I am trying to understand the group theoretical aspects of quark model. In chapter 11 - Hypercharge and Strangeness- in the book titled 'Lie Algebras in Particle Physics' by H. Georgi, I am not able ...
0
votes
0answers
24 views

normal degeneracy and the “span” of an irreducible representation

In Tinkham's "Group Theory and Quantum Mechanics", Tinkham defines normal degeneracy so that the span of the action of the Hamiltonian's symmetry group on any energy eigenstate yields all possible ...
5
votes
1answer
106 views

Complete derivation of generator of rotations

I have been look all across the internet and every book I could find trying to get a full derivation of the generator of rotations and more specifically angular momentum as a generator of rotations. I ...
1
vote
2answers
84 views

Half-integer spin and infinitesimal rotations

On p. 692 of 'Quantum Mechanics' by Cohen-Tannoudji, he states that: Every finite rotation can be decomposed into an infinite number of infinitesimal rotations, since the angle of rotation can ...
1
vote
1answer
68 views

Problem with determining number of goldstone bosons

Consider a theory $$\mathcal{L}=(\partial_\mu\Phi^\dagger)(\partial^\mu\Phi)-\mu^2(\Phi^\dagger\Phi)-\lambda(\Phi^\dagger\Phi)^2$$ where $\Phi=\begin{pmatrix}\phi_1+i\phi_2\\ ...
2
votes
0answers
45 views

Finding Casimir operators for the Poincare group $ISO(1,2)$

I was asked to write the generators for translations and Lorentz-transforms in 1+2 dimensions and then to find the Casimir operators. For the generators I can take the same ones as in 1+3 case ...
0
votes
0answers
18 views

The Wigner 3j-Symbol and Kronecker delta

If you look up the definition of the Wigner 3j-Symbol (e.g. on Wolfram) you'll find $m_1+m_2=M$ must be satisfied. Does that mean that, for an arbitrary Wigner 3j-Symbol I could replace: $ ...
0
votes
1answer
57 views

Is the fundamental representation of $SU(3)$ irreducible?

I want to check if the fundamental representation of $SU(3)$ is irreducible. The algebra is $$\mathbb{su}(3) = \{ m \in Mat(3,\mathbb{C} )\ |\ m = -m^+,\ Tr[m] = 0 \}$$ and I've found the generators. ...
0
votes
2answers
53 views

How would I relate $\Lambda=e^{-i\omega_{\mu\nu}J^{\mu\nu}/2}$ to the Lorentz boost matrix?

$\omega_{\mu\nu}$ contains infinitesimal parameters and $J^{\mu\nu}$ contains generators of boost and rotation. Any 4-vector transforms as $p^\mu=\Lambda^\mu_\nu p^\nu$. Starting from given ...
2
votes
0answers
52 views

Relation between representations/classifications

Generally a quantum system can be characterized in the following way: its states form a representation space for every symmetry group of that system. The representation has to be unitary (or ...
5
votes
2answers
182 views

Is a spinor in some sense connected to space?

Spinors transform under the representation of $SL(2,\mathbb{C})$ which is the double cover of the Lorentz group $SO(1,3)$ - or in the non-relativistic case under $SU(2)$, the double cover of $SO(3)$. ...
2
votes
0answers
54 views

What is the difference between the groups $PSU(N)$ and $SU(N)$? [closed]

What is the difference between the groups $PSU(N)$ and $SU(N)$? For example how is $PSU(2,2|4)$ different than $SU(2,2|4)$?
1
vote
1answer
62 views

If isospin is conserved under strong interactions why it is represented by SU(2)?

As far as I know from my readings SU(2) is a representation group of isospin symmetry which shows deep symmetry of the strong force which conserves flavor. Isospin symmetry is broken under weak ...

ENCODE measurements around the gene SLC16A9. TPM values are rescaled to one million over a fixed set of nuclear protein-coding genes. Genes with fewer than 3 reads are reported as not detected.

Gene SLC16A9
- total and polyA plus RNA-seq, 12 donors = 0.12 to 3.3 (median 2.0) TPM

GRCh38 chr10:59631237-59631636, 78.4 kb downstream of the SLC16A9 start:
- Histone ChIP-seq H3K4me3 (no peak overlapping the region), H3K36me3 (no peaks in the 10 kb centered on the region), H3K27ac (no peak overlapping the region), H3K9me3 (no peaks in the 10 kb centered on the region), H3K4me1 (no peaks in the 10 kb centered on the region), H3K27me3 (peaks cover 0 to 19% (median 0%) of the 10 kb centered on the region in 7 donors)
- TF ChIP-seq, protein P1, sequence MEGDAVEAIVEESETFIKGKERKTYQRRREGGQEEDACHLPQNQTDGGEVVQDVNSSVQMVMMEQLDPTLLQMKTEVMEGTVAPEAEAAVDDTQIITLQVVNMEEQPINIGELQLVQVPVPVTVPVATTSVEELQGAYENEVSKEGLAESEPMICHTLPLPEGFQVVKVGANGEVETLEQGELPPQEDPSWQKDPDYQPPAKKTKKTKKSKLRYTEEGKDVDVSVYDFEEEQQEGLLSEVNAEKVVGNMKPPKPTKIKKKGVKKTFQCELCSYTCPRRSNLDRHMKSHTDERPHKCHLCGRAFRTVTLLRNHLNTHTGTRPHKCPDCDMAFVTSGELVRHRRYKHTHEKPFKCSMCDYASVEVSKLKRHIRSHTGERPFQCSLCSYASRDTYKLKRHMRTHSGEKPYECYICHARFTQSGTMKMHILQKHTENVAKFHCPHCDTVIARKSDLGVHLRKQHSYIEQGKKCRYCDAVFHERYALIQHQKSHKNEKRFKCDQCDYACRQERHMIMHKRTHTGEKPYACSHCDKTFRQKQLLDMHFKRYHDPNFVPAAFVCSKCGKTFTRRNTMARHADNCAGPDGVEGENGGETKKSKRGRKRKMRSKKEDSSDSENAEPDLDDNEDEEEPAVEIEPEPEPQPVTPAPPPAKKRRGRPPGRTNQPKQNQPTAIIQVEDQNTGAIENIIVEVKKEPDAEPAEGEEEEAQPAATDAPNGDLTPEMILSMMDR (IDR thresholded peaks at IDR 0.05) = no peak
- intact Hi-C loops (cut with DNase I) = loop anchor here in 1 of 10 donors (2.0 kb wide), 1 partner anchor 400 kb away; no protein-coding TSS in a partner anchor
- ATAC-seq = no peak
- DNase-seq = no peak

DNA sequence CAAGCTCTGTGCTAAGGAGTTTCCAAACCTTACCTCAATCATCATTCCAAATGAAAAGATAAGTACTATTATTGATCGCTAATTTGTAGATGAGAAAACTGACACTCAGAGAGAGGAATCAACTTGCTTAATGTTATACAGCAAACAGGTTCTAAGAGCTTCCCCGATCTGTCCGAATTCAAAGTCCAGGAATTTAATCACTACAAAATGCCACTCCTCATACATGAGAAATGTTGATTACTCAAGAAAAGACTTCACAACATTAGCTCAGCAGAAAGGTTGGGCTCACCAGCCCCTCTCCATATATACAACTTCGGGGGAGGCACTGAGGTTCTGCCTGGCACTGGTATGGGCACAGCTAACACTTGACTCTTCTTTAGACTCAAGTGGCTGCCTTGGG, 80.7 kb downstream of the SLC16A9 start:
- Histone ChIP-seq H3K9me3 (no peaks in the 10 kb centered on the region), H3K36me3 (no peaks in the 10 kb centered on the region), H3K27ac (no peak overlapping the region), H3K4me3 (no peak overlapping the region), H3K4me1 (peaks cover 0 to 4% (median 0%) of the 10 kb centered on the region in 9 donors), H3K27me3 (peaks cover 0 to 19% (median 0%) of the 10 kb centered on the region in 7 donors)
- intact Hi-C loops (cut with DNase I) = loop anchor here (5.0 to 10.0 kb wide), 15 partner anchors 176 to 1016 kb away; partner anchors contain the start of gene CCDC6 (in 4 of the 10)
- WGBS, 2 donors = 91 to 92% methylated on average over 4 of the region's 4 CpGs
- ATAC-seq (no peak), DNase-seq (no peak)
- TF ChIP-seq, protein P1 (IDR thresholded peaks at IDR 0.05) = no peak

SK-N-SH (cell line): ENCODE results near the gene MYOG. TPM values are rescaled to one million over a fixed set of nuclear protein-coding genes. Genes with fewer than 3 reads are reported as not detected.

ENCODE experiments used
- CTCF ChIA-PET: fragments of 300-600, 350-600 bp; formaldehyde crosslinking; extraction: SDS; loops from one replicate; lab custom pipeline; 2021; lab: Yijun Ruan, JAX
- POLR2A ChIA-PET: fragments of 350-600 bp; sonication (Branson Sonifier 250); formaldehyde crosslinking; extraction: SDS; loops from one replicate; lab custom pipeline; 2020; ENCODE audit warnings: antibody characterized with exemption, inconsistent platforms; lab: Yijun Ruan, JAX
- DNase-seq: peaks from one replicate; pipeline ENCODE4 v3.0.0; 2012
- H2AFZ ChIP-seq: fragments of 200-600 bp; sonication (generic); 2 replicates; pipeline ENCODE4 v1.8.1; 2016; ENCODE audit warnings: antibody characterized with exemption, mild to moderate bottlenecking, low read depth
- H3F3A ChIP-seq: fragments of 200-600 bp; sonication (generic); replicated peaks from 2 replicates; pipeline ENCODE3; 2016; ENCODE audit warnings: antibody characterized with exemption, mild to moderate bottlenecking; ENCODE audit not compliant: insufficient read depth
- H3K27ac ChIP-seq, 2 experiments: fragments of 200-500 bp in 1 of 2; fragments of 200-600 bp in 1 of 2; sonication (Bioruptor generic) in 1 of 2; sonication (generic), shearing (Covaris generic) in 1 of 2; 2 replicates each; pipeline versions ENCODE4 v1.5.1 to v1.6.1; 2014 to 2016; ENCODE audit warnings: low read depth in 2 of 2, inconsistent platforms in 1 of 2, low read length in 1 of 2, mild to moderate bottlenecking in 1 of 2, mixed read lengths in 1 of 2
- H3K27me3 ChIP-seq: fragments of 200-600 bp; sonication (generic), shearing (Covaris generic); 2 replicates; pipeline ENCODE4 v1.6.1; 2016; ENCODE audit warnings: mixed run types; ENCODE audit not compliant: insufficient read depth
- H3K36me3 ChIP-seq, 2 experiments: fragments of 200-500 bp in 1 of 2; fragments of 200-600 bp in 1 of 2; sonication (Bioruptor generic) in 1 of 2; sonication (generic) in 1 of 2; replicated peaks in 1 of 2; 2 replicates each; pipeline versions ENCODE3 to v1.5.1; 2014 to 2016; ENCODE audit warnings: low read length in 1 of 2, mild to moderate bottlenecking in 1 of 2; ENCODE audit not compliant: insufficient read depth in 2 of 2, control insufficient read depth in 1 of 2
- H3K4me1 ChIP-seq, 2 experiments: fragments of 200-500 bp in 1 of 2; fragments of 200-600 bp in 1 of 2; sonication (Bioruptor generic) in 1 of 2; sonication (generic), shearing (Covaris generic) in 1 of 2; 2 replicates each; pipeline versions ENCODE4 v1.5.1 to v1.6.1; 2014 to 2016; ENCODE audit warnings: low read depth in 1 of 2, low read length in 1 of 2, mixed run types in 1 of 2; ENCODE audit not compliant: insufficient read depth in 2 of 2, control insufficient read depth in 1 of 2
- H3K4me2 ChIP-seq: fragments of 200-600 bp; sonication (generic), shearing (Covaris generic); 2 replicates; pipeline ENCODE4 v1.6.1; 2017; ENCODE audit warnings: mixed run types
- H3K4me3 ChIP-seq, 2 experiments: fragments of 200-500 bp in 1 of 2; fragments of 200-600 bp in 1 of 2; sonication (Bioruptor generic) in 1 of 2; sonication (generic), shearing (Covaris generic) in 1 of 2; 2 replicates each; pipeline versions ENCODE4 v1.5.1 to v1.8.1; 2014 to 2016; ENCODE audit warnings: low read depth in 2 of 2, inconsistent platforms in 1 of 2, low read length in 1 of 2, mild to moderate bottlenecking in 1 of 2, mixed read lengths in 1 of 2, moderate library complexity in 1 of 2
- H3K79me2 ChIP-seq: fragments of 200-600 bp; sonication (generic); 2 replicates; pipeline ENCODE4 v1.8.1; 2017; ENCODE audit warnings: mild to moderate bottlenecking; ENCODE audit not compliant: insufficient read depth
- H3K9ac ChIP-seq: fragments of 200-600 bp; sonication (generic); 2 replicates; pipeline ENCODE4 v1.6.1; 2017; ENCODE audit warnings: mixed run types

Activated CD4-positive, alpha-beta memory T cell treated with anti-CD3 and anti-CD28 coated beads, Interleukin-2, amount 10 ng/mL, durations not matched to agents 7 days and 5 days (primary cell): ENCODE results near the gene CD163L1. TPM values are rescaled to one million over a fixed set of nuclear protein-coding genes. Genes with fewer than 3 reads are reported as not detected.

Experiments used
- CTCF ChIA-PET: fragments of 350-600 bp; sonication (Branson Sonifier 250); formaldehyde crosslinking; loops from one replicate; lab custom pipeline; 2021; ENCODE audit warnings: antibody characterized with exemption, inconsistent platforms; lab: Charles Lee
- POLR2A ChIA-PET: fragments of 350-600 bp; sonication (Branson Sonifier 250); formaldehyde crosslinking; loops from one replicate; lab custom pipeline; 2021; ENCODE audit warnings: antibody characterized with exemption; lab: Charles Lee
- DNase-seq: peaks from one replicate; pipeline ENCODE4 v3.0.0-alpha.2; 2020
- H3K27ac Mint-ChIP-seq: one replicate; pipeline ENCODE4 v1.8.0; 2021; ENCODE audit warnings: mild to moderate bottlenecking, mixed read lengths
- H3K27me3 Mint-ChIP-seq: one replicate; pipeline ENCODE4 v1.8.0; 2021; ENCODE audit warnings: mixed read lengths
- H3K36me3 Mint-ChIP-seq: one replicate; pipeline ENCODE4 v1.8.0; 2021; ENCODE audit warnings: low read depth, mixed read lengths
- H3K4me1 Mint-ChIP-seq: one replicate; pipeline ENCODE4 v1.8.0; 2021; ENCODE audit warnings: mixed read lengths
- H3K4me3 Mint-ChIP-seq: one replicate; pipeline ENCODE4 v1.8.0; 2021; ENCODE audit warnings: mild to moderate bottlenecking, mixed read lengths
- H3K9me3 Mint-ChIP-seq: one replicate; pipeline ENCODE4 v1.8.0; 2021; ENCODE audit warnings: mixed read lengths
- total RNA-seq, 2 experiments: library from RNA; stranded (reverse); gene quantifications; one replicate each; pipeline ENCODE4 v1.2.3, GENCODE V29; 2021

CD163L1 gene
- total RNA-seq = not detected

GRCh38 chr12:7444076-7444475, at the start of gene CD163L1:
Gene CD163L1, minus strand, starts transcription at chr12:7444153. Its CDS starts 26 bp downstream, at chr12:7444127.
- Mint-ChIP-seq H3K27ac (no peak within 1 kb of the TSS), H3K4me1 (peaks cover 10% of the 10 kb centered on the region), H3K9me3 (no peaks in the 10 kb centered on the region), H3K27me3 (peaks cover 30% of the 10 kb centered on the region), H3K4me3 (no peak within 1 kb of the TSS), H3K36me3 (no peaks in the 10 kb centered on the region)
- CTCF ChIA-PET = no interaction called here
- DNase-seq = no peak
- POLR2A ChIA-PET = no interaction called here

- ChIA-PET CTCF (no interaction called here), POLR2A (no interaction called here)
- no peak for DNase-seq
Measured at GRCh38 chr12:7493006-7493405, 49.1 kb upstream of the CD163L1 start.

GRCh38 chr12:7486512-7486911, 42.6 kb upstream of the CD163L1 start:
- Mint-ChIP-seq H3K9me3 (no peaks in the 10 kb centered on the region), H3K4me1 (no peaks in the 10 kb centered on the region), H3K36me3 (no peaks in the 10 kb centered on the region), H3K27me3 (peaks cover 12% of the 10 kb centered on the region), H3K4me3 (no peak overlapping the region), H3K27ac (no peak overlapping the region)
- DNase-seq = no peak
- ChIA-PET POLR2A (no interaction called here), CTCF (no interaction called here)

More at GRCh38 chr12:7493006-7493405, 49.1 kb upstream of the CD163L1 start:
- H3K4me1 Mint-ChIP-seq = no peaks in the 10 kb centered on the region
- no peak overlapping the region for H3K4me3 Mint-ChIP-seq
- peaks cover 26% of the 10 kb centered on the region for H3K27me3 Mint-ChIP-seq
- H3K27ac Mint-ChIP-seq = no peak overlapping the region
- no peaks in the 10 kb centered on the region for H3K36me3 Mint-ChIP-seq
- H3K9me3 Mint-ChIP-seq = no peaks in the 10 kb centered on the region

0
votes
1answer
57 views

Why is the Poincaré group non-abelian?

Based on what I've learned, I gather the Poincaré group is the group of isometries of Minkowski spacetime and it is a non-abelian Lie group. Why is it non-abelian? Or perhaps rather, does the fact ...
1
vote
0answers
46 views

Why use class multiplication to describe topological entangling and merging?

I'm studying some references about topological defects in ordered media like Soft matter physics: An introduction by Kleman and the Review modern physics paper The topological theory of defects in ...
1
vote
2answers
173 views

Tensor product of two different Pauli matrices $\sigma_2\otimes\eta_1 $

I'm solving problem 3.D in H. Georgi Lie Algebra etc for fun where one is to compute the matrix elements of the direct product $\sigma_2\otimes\eta_1$ where $[\sigma_2]_{ij}\text{ and }[\eta_1]_{xy}$ ...
0
votes
3answers
79 views

$SO(3)$, $SU(2)$ and symmetries in quantum mechanics [duplicate]

A rotation in the vector space $\mathbb{R}^3$ is represented by the known 3x3-matrices. But at this point I'm really confused how to get from there to Quantum Mechanics. The group of ...
2
votes
0answers
21 views

Simplification of matrix-element given the Wigner-Eckardt theorem and Clebsch-Gordon coefficients of a 1,1/2 system

How can I simplify the following matrix-elements $$\left\langle 1,1/2;m_1,m_2\left| S \right| 1,1/2;m_1^{'},m_2^{'} \right\rangle$$ given the Wigner-Eckard theorem $$\left\langle j,m|S|j^{'},m^{'} ...
2
votes
1answer
58 views

Does $GL(N,\mathbb{R})$ own spinor representation? Which group is its covering group? (Kaku's QFT textbook)

In Kaku's QFT textbook page 54, there is a saying: $GL(N)$ does not have any finite-dimensional spinorial representation. This implicates that $GL(N)$ owns infinite-dimensional spinorial ...
4
votes
0answers
87 views

Group theory and quantum optics

This is a question about application of group theory to physics. The starting point is the group $SU(n)$. I have a representation $R$ of $SU(n)$ that takes values on the unitary group on an infinite ...
2
votes
2answers
92 views

What's the degree of freedom of this kind of matrix?

We first have a unitary matrix $$\{a_{ij}\}\quad(n\times n)$$ I know how to calculate its degree of freedom, which is $n^2$ if we consider a real variable as one degree of freedom. Now we have a ...
3
votes
1answer
93 views

Subgroup of Lorentz Group Generated by Boosts

It is common knowledge that a composition of boosts is not a boost, but involves a rotation. Further, in discussions of Thomas precession, it is often stated that boosting in $x$, then $y$, then back ...
4
votes
1answer
78 views

How can we measure chirality in experiments?

Chirality is a concept quite different from helicity. These two concepts only happen to have the same numerical value for massless particles. I understand that we can measure helicity, but how can we ...
3
votes
1answer
67 views

Is there a general theorem stating why the restricted Lorentz group's exponential map is surjective?

The exponential map for the restricted Lorentz group is surjective. An outline of why is shown on the wiki page Representation Theory of the Lorentz Group. Is there a more general theorem that states ...
3
votes
2answers
155 views

Why is the $(\frac{1}{2},\frac{1}{2})$ representation of the Lorentz group realized as the vector space of complex $2\times 2$ matrices?

Why can we write an arbitrary object $v_{a \dot{b} }$ our transformations in this basis act on as $$ v_{a \dot{b} } = v_{\nu} \sigma^{ \nu}_{a \dot{b} } = v^0 \begin{pmatrix} 1&0 \\ 0&1 ...